Wednesday, July 18, 2007

Basic estate planning and cohabitation agreements

Hoosiers do not often discuss the problems of living together or cohabitation agreements. When we do the topic seems to come up most in terms of gay marriage. What most people here overlook is that more than just gays and lesbians live together. True, heterosexuals living together but unmarried do the marriage option open to them.

You need to think about a a cohabitation agreement whenever either of you intend to mix assets and income without any plan of marriage. When you and your partner intermingle money there always exists the possibility for conflict and the cohabitation agreement provides a means for solving that conflict. Yes, you can go to court and let the court sort out the problem. Consider this post on the New Jersey Family Law Blog with this rather self-explanatory title: Unmarried couples who buy property together should consider a written agreement. The New Jersey factual scenario can occur here Blogger: Sam Hasler's Indiana Divorce & Family Law Blog - Manage Postsin Indiana. You can look at how Indiana's courts have treated these kind of cases here on my Indiana Divorce and Family Law Blog: .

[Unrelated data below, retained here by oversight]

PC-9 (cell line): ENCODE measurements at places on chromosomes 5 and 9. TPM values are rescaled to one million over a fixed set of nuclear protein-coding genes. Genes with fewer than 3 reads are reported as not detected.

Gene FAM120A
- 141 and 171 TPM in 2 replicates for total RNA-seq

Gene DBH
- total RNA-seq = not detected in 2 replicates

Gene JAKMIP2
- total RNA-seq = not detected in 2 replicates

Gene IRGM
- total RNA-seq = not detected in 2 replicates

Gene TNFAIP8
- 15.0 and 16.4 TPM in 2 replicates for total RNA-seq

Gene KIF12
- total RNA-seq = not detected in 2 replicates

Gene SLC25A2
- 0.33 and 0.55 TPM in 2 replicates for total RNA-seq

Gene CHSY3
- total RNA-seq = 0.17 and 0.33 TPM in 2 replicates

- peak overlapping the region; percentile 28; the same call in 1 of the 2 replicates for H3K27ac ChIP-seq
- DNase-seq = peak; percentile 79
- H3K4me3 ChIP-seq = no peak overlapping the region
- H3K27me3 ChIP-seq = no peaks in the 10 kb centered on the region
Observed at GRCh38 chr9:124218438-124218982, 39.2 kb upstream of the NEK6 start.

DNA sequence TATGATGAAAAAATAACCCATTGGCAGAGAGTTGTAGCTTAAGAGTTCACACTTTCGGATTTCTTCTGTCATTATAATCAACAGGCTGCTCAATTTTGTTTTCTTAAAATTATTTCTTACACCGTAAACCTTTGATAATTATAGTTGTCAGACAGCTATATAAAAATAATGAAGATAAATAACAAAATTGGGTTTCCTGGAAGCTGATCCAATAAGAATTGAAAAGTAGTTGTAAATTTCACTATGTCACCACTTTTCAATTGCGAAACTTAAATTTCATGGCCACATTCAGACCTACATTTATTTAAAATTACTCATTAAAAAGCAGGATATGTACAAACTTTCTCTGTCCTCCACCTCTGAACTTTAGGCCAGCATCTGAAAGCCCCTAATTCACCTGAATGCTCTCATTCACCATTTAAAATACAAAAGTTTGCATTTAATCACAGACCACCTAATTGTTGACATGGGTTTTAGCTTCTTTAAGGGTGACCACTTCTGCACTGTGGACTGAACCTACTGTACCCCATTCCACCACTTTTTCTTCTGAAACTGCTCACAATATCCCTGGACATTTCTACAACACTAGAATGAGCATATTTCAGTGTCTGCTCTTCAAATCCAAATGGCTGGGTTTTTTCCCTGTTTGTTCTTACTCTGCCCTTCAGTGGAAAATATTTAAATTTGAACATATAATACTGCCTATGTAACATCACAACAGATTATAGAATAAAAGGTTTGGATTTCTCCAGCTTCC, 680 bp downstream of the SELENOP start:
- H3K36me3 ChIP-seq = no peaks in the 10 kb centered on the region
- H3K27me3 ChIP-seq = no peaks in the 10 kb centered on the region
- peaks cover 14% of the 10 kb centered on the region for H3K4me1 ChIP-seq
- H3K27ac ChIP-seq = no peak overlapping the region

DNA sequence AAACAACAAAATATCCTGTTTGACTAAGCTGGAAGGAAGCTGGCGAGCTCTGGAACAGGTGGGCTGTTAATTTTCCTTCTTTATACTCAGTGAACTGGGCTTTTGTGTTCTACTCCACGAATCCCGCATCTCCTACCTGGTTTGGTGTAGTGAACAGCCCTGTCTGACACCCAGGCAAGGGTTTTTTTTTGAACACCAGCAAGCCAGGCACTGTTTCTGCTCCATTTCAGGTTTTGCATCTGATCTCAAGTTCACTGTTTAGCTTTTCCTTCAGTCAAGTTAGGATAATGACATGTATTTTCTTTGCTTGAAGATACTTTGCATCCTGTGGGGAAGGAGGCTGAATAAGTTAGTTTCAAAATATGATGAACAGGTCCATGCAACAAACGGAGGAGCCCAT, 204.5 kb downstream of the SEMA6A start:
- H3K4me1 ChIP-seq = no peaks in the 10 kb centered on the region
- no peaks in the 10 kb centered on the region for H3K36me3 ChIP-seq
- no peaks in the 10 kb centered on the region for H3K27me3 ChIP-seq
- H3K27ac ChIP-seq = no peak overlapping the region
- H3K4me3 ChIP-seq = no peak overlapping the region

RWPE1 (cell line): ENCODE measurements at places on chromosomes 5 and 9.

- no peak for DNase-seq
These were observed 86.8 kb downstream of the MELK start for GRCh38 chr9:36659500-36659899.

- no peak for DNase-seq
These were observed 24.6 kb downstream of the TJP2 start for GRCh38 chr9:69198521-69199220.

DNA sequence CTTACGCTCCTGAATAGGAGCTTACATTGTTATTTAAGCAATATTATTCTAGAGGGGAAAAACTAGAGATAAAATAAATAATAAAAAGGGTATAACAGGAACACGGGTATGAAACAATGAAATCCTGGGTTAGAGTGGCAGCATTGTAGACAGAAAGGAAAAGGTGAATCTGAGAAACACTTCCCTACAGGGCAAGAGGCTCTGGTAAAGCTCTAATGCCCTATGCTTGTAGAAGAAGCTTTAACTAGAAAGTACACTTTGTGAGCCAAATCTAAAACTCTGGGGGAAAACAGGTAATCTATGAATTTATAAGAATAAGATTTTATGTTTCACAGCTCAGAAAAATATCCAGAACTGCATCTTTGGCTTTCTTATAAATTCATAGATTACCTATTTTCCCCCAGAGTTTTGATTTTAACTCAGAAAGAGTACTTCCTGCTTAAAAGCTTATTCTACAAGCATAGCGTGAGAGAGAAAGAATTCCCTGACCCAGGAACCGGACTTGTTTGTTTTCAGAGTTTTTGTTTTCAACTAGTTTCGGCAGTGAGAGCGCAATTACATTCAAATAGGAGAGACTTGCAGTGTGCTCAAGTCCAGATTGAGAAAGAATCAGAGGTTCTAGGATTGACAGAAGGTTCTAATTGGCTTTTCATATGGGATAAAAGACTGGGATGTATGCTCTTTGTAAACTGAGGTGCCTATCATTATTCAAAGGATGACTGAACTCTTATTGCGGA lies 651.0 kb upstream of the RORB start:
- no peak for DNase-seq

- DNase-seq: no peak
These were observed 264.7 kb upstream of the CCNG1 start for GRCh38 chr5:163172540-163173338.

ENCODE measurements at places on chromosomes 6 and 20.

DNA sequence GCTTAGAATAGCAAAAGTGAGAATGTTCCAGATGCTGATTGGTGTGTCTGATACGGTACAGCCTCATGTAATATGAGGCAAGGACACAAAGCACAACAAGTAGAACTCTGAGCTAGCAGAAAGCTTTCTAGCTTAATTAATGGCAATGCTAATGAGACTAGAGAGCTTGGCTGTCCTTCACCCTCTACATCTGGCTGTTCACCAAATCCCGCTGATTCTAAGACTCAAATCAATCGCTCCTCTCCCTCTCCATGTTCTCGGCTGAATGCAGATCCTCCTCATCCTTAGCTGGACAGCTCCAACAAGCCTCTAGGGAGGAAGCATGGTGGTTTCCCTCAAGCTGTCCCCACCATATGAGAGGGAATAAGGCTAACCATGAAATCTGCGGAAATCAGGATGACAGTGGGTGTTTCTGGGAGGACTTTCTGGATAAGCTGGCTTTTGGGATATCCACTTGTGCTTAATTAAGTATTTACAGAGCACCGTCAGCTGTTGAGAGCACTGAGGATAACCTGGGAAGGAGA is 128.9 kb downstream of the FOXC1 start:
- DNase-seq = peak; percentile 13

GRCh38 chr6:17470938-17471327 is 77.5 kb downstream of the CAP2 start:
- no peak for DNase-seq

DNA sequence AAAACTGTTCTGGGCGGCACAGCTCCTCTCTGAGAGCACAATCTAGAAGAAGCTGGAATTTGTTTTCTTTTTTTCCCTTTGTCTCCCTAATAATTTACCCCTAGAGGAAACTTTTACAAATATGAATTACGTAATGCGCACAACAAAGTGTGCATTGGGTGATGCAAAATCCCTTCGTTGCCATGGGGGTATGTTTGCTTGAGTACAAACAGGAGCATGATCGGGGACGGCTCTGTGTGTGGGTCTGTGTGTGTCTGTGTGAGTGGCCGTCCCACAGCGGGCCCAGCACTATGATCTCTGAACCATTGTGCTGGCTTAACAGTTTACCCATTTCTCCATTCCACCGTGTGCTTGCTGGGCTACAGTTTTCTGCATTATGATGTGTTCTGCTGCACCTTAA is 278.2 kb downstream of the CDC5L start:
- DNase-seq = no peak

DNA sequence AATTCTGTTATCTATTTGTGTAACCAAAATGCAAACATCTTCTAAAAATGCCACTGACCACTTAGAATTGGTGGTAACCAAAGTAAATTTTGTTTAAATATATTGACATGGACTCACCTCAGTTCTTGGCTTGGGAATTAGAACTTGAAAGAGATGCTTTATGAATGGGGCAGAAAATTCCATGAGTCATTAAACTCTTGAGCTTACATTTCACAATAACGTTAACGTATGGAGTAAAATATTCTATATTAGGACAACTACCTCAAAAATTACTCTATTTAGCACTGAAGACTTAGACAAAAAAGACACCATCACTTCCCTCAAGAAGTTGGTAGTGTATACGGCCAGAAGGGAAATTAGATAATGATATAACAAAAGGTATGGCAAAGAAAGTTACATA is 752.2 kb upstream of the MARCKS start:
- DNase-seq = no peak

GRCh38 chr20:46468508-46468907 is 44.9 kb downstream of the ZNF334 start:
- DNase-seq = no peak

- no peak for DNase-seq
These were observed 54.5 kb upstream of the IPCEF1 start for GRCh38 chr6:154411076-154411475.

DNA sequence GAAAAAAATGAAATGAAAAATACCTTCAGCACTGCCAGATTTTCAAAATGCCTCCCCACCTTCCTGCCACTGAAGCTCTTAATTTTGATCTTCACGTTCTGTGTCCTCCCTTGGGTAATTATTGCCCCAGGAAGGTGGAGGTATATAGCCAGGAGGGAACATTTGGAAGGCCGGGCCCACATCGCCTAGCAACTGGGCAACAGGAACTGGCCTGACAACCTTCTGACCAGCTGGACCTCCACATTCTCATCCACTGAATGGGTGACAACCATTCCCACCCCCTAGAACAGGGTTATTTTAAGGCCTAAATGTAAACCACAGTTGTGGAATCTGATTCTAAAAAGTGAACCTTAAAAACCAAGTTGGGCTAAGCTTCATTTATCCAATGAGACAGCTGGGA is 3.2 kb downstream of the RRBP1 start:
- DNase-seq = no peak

Cohabitation agreements also serve in another kind of crisis: the death of a partner. Admittedly my views on cohabitation agreements did not originally include more of what I consider basic estate planning. I will say that the Indiana appellate court cases colored my views - they are wholly focused on the breakup of the relationship. My view changed and I think most people today think a cohabitation agreement should include Wills, powers of attorney and health care powers of attorney. Read the New Jersey Family Law Blog post I linked to above for a concurring opinion. Indiana probate law no more protects unmarried persons than do our family law statutes. The financial and emotional investments made with your partner may be lost during a serious illness and/or death.

Remember this as the bottom line for anyone living together and sharing a substantial amount of their income and assets: get a lawyer and get a cohabitation agreement.